Like Alfred Ryder, Antoon went for a farcical approach rather than a searing examination of conjugal relations. Even though Strindberg’s potentially harrowing play brings with it a number of laughs, this version sought in every way to find new comical bits, such as having Kurt greet Alice after 15 years by tossing her on a couch and playfully biting her thigh “It is all like something Alan Arkin might have designed for a play by Jules Feiffer,” quarreled Walter Kerr. The effect led to an imbalance in tone that made the drama uncomfortable to sit through. Kerr thought the interpretation insensitive, while Clive Barnes accused Antoon of letting his comic approach get “somewhat out of hand.”

Barnes pointed to many places where Antoon had ignored the author’s stage directions, such as when Edgar is instructed to leave the stage while patting a cat in his arms, and how these omissions diluted the effect. John Simon assailed the director’s “impudence and dumbness” for updating the text and attempting to do ineptly what Durrenmatt’s Play Strindberg had done so well.

Previous Entries:

Abelard and Heloise
Absurd Person Singular
“Acrobats” and “Line”
The Advertisement/
All My Sons
All Over
All Over Town
All the Girls Came Out to Play
Alpha Beta
L’Amante Anglais         
American Gothics
And Miss Reardon Drinks a Little       
And They Put Handcuffs on the Flowers
And Whose Little Boy Are You?
Anna K.
Anne of Green Gables
Any Resemblance to Persons Living or Dead
As You Like It
The Au Pair Man

Baba Goya [Nourish the Beast]
The Ballad of Johnny Pot
Barbary Shore
The Bar that Never Closes
The Basic Training of Pavlo Hummel
The Beauty Part
The Beggar’s Opera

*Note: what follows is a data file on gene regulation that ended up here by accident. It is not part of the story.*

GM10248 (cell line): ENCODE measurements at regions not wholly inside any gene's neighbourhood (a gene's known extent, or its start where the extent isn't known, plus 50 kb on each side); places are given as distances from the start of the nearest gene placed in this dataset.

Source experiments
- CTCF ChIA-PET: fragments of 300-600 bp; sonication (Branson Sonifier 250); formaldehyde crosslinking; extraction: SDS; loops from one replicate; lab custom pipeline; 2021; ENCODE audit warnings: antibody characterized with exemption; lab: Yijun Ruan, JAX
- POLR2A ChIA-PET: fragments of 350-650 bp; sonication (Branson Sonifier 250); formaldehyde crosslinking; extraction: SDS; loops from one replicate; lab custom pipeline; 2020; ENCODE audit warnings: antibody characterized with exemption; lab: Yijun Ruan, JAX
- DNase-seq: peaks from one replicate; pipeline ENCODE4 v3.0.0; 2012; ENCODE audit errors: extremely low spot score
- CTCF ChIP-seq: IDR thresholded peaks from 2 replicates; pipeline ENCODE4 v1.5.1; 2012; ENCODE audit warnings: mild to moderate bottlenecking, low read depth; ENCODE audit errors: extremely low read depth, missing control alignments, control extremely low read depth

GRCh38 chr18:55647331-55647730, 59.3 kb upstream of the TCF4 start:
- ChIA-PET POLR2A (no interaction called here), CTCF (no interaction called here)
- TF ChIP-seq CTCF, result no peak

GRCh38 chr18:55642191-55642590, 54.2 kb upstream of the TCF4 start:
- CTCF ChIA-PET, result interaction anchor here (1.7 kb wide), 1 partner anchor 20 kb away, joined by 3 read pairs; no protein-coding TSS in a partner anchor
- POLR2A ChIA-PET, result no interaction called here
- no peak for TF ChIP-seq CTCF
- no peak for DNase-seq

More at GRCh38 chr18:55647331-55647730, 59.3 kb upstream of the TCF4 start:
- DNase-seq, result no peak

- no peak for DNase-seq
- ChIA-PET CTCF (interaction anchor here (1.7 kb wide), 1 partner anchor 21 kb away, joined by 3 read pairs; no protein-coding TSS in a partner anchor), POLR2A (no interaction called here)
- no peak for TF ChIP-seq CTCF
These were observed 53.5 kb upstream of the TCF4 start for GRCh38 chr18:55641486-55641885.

Behold! Cometh the Vanderkellens
Be Kind to People Week
Berlin to Broadway with Kurt Weill
Bette Midler’s Clams on a Half-Shell Revue
Black Girl
Black Light Theatre of Prague
Black Picture Show
Black Sunlight
The Black Terror
Black Visions
Les Blancs
Blasts and Bravos: An Evening with H,L. Mencken
Blue Boys
Bob and Ray—The Two and Only
Boesman and Lena
The Boy Who Came to Leave
A Breeze from the Gulf
Brief Lives
Brother Gorski
Bullshot Crummond
The Burnt Flower Bed
Button, Button
Buy Bonds, Buster

The Cage
Candide (1)
Candide (2)
The Candyapple
Captain Brassbound’s Conversion
The Caretaker
La Carpa de los Raquichis
The Carpenters
The Castro Complex
Cat on a Hot Tin Roof
The Changing Room
Charles Abbott and Son
Charley’s Aunt
Charlie Was Here and Now He’s Gone
Chemin de Fer
The Cherry Orchard
The Chickencoop Chinaman
The Children
Children! Children!
Children in the Rain
Children of the Wind
The Children’s Mass
A Chorus Line
The Chronicle of Henry VI: Part 1, Part II,
The Circle
Clarence Darrow
Cold Feet
Conditions of Agreement
Coney Island Cycle
The Constant Wife
The Contractor
The Contrast
The Constant Wife
The Country Girl
Crazy Now
The Creation of the World and Other Business
The Crucible
Crystal and Fox

Dames at Sea